Sol: Mass 332,830 times that of Earth. Equatorial radius, 695,000 kilometres.
Surface Tempreature, 6000 degrees celsius. It is really cool, regardless of how hot it is!
I arose to a beautiful fall morning with clear, blue skies. It was the perfect day for the partial solar eclipse that is to begin at 16:45 CDT today. However, while at lunch the sky changed drastically! Clouds have moved-in, and now I am not sure that the eclipse will be visible at all.
I shot this image at 11:30 CDT to test exposure and image quality for this afternoons shoot. The sunspots in the lower right quadrant of the sun are solar storms. This gigantic storm has spewed a massive amount of solar particles toward earth, which in turn has interacted with our planet’s magnetic field and upper atmosphere. This storm is the reason our northern neighbors are enjoying an incredible northern lights display. Now, if the clouds will part for a couple of hours, all will be fine.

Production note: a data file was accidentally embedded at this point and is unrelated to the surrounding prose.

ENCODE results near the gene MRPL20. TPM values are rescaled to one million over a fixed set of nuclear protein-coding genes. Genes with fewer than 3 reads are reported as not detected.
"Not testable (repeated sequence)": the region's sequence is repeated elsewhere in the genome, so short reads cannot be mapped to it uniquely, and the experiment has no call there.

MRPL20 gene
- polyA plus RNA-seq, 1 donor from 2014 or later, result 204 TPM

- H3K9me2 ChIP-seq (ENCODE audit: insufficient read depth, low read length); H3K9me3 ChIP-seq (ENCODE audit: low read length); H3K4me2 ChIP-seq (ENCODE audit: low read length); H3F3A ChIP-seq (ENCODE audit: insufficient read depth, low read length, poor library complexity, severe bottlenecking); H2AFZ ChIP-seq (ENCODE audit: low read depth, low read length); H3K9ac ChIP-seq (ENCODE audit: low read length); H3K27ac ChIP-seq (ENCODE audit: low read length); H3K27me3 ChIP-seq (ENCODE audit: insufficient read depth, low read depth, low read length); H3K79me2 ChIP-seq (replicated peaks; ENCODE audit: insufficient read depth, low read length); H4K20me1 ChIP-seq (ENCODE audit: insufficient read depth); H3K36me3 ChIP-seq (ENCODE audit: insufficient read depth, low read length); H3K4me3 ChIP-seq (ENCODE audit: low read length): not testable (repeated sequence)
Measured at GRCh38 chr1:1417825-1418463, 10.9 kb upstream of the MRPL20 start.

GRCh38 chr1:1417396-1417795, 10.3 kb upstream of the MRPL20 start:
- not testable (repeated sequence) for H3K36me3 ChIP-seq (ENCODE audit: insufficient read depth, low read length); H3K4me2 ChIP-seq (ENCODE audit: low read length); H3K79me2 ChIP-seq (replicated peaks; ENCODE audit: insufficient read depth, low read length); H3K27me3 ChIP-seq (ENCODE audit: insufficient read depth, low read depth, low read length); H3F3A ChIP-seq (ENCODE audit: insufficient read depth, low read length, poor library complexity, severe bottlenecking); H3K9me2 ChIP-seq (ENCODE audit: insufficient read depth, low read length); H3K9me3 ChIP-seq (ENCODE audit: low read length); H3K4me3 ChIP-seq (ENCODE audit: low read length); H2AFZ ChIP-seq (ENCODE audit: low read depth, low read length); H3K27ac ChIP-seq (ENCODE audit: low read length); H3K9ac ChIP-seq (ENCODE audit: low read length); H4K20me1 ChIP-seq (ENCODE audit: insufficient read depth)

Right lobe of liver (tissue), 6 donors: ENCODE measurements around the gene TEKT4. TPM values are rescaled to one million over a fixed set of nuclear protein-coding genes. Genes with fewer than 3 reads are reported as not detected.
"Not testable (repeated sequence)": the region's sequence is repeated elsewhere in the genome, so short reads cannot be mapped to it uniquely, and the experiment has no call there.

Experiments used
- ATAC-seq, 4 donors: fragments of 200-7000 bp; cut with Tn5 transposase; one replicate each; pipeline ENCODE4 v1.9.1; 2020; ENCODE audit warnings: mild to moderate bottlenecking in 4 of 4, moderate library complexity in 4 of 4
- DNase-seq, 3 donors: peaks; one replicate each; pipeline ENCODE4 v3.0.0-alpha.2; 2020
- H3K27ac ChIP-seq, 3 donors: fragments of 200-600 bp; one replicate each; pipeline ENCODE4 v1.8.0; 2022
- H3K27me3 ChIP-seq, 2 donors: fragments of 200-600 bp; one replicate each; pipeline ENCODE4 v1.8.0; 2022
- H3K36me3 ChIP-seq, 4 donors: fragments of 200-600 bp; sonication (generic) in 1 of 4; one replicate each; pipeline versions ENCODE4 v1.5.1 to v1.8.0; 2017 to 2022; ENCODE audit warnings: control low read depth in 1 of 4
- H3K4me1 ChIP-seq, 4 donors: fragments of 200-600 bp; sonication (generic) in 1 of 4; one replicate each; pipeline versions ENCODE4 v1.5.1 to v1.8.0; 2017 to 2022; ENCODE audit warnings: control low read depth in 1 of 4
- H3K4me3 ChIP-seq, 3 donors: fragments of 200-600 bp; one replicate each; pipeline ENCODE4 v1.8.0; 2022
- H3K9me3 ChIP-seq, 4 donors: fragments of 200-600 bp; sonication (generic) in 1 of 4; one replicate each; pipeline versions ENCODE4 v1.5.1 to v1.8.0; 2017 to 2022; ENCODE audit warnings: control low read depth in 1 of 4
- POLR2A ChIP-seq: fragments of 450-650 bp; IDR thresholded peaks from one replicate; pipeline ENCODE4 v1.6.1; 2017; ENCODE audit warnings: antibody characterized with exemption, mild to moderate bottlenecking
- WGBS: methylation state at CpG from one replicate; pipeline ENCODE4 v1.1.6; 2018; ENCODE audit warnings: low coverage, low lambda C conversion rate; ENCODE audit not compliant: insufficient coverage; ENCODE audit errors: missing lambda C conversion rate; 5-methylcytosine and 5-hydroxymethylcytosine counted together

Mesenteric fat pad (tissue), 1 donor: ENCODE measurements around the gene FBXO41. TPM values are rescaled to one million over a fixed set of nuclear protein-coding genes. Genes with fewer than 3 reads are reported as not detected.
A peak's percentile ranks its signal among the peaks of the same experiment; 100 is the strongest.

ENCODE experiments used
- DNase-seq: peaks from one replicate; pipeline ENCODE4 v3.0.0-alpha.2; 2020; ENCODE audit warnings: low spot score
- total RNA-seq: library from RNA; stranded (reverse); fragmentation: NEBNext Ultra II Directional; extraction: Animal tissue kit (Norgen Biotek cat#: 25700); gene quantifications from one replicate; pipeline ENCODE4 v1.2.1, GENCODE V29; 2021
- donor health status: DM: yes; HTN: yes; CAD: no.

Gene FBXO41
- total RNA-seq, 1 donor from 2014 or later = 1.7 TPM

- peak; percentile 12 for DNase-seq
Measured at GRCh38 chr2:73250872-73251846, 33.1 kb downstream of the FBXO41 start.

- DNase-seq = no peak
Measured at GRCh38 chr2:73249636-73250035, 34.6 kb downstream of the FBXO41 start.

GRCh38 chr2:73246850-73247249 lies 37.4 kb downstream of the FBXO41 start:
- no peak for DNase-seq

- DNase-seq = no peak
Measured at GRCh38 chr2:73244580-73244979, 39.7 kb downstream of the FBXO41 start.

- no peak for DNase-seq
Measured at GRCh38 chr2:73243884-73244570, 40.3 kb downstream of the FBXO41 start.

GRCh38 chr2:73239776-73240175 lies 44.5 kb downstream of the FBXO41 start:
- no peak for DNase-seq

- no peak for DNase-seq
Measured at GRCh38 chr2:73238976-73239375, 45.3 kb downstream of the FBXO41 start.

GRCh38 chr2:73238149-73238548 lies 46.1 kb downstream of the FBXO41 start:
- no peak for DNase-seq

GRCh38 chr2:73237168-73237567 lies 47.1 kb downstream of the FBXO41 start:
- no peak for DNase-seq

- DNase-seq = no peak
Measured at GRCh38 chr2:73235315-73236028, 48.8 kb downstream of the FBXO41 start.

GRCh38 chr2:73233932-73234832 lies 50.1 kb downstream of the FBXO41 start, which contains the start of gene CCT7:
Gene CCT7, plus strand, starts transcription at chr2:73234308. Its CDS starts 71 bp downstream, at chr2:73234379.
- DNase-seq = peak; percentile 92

UpDate: Unfortunately the weather did not improve and clouds blocked the viewing of the eclipse. Sure hope for better luck for the August 21, 2017 total solar eclipse.
Nikon D800, Nikkor 500mm f4, 1/1000 second @ f8, Orion Solar Filter (over lens), ISO 800